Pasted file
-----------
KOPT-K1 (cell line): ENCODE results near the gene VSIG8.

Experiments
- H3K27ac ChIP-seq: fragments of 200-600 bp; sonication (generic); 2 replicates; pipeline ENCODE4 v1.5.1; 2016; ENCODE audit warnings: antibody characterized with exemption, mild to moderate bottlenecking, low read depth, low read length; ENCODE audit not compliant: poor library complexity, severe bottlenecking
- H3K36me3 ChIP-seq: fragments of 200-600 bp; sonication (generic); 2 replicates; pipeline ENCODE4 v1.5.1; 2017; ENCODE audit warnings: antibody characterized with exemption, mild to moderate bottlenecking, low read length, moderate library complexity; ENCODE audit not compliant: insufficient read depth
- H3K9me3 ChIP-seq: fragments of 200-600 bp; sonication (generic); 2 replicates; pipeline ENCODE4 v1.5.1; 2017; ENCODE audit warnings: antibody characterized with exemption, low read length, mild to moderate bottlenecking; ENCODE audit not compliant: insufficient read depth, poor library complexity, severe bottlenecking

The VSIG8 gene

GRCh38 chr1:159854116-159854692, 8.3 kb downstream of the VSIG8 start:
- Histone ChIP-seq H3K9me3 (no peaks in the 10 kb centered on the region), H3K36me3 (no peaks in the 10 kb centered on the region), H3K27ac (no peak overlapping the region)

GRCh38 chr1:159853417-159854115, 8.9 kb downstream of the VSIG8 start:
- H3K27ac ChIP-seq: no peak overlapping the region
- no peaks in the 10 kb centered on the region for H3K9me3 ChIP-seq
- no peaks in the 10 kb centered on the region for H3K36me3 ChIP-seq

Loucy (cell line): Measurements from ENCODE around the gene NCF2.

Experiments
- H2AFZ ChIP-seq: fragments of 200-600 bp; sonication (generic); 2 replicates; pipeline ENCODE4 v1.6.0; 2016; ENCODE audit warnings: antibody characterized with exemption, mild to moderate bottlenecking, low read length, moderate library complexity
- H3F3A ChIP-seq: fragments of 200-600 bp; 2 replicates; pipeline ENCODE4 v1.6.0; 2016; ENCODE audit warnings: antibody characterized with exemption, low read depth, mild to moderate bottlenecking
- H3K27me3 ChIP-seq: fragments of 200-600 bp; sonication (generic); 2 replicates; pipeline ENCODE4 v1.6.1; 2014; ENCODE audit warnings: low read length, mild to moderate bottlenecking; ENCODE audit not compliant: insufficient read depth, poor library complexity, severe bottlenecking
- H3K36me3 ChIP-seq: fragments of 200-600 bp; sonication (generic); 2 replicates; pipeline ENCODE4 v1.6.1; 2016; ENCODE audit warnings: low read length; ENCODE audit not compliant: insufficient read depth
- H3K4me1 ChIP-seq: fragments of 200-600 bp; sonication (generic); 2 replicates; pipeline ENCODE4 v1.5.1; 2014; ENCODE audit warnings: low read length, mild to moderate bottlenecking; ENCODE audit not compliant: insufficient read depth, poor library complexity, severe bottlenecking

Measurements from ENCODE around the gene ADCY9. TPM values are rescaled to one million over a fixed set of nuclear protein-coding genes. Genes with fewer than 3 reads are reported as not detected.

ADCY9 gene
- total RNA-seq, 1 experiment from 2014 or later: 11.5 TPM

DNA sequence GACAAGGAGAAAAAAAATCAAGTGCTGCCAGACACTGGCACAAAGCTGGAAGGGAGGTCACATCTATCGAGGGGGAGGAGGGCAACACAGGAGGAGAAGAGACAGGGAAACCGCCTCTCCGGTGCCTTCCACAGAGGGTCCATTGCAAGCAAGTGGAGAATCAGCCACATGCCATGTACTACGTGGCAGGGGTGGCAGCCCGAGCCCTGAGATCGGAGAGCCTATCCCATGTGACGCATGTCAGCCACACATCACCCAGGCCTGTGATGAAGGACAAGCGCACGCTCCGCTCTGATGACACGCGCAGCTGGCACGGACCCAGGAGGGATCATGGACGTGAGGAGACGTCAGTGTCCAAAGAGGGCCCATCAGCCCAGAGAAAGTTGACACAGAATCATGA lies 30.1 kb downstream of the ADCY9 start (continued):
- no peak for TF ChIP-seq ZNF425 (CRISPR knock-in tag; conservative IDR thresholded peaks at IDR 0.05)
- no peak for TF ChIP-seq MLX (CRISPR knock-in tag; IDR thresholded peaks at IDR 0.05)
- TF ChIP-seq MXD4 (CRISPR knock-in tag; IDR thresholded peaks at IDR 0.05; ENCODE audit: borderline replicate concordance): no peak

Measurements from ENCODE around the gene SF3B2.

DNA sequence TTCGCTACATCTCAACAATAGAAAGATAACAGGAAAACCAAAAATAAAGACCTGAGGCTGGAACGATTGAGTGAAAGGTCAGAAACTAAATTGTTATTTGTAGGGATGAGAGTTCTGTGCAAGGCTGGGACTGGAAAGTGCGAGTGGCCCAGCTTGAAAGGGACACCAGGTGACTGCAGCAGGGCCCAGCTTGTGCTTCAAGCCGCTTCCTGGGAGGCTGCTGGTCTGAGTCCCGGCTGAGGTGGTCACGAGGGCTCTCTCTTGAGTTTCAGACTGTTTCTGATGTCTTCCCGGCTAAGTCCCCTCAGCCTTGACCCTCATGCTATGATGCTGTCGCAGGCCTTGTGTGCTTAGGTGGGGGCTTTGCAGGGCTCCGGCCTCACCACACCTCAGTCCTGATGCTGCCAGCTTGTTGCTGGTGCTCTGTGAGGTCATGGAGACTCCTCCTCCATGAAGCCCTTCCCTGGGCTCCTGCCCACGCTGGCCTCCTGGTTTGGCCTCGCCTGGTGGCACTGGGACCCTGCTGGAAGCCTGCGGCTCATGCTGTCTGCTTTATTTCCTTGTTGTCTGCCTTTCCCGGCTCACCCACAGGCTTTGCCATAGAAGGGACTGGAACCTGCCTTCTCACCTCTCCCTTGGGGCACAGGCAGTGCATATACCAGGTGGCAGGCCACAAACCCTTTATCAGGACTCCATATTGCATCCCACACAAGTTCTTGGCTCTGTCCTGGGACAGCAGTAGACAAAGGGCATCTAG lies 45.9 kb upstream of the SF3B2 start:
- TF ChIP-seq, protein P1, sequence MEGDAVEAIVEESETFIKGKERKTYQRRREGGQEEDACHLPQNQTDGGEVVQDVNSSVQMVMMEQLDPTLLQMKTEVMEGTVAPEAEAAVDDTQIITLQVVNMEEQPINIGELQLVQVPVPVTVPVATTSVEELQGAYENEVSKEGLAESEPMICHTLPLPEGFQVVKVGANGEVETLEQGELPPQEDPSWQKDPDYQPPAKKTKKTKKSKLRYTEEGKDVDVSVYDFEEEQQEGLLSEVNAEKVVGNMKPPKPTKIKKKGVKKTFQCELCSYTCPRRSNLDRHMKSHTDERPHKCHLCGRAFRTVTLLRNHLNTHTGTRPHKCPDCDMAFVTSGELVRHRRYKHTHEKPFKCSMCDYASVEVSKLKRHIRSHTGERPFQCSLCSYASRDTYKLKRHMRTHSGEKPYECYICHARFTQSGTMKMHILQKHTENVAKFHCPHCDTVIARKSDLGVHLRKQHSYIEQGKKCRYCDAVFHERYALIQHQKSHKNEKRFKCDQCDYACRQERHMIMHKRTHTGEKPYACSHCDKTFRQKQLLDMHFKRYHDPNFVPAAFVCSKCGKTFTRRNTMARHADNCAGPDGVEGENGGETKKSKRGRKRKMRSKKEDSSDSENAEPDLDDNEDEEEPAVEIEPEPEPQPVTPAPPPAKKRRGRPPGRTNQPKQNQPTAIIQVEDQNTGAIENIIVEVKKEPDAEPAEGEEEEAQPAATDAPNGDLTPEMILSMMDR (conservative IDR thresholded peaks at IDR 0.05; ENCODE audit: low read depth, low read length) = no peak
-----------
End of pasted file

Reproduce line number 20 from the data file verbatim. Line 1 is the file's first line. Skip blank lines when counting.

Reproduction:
Measurements from ENCODE around the gene ADCY9. TPM values are rescaled to one million over a fixed set of nuclear protein-coding genes. Genes with fewer than 3 reads are reported as not detected.